Energy-related emissions of CO2 went up in Ireland last year due to lower amounts of renewable electricity generation and a higher consumption of transport fuels as Covid restrictions eased.

The Sustainable Energy Authority of Ireland's (SEAI) Interim Energy Balance - published today - shows that energy-related CO2 emissions went up last year by just over 6%.

Overall, energy use went up by 4.3% in 2021.

The SEAI points out that the Government's own carbon budgets set out a reduction in CO2 emissions of 4.8% annually from 2021-2025.

Margie McCarthy, SEAI Director of Research and Insights, said in a statement: "The Government passed into law carbon budgets that call for an annual reduction of 4.8% in energy-related CO2 emissions in late 2021".

"The emissions in 2021 are clear signals of how important it is to deliver the actions identified in our national Climate Action Plan, without delay," she added.

Today's report details how the amount of energy generated by renewable means fell from 13.3% in 2020 to 11.8% in 2021. The use of coal, which took up some of the gap left by lower renewables more than doubled to 7.1%. The use of peat fell from 3.1% to 1.9%.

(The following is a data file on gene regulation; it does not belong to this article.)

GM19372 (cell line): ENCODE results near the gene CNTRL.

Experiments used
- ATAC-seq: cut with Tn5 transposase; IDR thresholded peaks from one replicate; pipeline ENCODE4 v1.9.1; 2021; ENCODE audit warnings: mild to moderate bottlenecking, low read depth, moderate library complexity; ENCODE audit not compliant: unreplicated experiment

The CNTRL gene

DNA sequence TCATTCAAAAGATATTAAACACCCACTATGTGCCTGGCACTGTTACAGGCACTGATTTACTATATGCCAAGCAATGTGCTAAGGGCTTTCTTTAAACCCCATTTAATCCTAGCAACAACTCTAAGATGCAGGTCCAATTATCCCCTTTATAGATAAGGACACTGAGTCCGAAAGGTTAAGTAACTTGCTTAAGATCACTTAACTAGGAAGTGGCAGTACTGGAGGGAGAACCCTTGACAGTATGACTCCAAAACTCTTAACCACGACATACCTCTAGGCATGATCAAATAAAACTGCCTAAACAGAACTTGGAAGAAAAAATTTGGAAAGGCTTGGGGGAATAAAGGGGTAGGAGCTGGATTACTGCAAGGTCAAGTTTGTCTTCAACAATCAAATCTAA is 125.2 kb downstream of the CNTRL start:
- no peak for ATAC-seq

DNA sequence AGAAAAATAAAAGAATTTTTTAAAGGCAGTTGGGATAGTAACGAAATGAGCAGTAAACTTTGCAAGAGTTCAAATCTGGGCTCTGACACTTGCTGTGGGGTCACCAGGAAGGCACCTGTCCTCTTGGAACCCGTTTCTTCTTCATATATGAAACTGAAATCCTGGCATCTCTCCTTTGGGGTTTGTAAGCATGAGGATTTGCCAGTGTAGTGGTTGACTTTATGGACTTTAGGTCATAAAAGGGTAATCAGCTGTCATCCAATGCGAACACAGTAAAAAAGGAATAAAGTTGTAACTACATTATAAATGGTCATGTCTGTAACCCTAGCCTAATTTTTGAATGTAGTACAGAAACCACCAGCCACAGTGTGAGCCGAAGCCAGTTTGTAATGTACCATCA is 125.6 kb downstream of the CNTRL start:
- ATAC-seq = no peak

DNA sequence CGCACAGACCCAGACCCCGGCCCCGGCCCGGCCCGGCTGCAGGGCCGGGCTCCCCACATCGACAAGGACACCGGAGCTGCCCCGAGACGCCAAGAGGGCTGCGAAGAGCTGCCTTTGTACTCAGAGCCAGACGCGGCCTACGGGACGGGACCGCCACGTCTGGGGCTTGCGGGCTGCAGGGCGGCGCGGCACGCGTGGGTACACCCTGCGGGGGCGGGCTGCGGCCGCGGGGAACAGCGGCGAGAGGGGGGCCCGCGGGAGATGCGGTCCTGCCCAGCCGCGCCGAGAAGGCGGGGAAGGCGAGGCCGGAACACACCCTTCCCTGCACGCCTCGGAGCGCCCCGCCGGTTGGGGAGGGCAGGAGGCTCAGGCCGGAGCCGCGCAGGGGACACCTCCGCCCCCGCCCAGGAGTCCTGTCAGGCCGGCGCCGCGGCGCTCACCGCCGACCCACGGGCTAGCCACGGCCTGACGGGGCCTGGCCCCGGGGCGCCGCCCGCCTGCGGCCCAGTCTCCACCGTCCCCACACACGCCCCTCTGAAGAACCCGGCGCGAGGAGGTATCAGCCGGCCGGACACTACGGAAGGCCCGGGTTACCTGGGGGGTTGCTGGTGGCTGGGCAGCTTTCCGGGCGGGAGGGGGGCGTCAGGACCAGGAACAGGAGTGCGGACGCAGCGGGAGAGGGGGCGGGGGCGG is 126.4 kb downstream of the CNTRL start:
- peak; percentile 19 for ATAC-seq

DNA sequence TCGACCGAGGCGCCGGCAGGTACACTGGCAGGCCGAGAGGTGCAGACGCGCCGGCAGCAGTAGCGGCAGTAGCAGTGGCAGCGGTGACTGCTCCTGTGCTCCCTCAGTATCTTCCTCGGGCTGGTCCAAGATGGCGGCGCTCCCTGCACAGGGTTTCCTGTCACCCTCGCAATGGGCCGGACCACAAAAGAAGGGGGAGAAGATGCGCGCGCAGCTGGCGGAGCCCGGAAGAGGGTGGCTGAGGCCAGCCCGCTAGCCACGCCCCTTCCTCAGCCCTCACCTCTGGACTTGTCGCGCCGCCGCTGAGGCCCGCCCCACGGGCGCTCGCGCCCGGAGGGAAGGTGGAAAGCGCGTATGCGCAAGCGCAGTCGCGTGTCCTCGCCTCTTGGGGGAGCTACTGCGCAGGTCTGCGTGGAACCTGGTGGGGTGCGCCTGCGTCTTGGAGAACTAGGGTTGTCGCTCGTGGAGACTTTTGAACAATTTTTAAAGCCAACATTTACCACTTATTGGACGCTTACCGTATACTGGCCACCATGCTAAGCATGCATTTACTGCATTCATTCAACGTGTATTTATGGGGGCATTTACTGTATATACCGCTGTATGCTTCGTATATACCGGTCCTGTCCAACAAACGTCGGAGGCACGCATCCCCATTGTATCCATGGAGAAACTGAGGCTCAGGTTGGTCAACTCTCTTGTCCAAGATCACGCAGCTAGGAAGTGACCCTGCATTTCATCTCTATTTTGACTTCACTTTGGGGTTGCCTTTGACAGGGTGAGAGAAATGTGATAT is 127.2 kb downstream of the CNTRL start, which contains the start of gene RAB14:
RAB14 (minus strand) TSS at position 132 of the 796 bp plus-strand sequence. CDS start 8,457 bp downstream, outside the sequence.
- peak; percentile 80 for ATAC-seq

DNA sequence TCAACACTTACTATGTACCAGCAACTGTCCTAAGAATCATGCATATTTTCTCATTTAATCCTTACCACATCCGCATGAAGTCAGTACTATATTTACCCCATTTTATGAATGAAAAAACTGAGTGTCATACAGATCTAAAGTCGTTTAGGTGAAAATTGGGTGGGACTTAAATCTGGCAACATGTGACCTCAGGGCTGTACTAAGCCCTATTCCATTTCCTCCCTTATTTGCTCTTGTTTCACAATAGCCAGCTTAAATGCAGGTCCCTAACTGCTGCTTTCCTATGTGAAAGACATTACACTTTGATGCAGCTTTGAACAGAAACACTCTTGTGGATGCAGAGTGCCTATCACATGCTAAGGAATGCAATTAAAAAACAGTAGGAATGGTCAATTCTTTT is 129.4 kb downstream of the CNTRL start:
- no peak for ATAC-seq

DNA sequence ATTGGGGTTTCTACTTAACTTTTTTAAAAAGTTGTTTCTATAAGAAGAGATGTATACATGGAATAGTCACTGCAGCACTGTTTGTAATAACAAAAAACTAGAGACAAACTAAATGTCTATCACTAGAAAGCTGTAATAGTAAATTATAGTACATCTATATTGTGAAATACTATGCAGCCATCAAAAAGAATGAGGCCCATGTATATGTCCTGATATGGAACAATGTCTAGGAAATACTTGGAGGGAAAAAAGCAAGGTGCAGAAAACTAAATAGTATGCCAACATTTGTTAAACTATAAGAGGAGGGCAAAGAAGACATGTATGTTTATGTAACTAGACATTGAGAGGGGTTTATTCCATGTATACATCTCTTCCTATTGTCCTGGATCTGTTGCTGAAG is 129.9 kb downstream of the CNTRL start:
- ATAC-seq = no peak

Emissions of CO2 from electricity generation increased by 16.9% last year.

Lower wind speeds and lower rainfall amounts saw the percentage of electricity generated by renewables fall from 42% in 2020 to 35% last year.

Wind energy fell by 15.8% while hydro-electric generation fell 19.6%.

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The use of coal and oil in the generation of electricity "more than tripled" as a result. Last year coal accounted for 14% of generation and oil accounted for 7.5%, the SEAI said.

Ireland imported 77% of its energy needs in 2021. This was up from 72.1% in 2020.

The increase is largely due to the gradual depletion of the Corrib gas field. This accounted for 28.7% of Ireland's natural gas in 2021, down from 36.2% in 2020.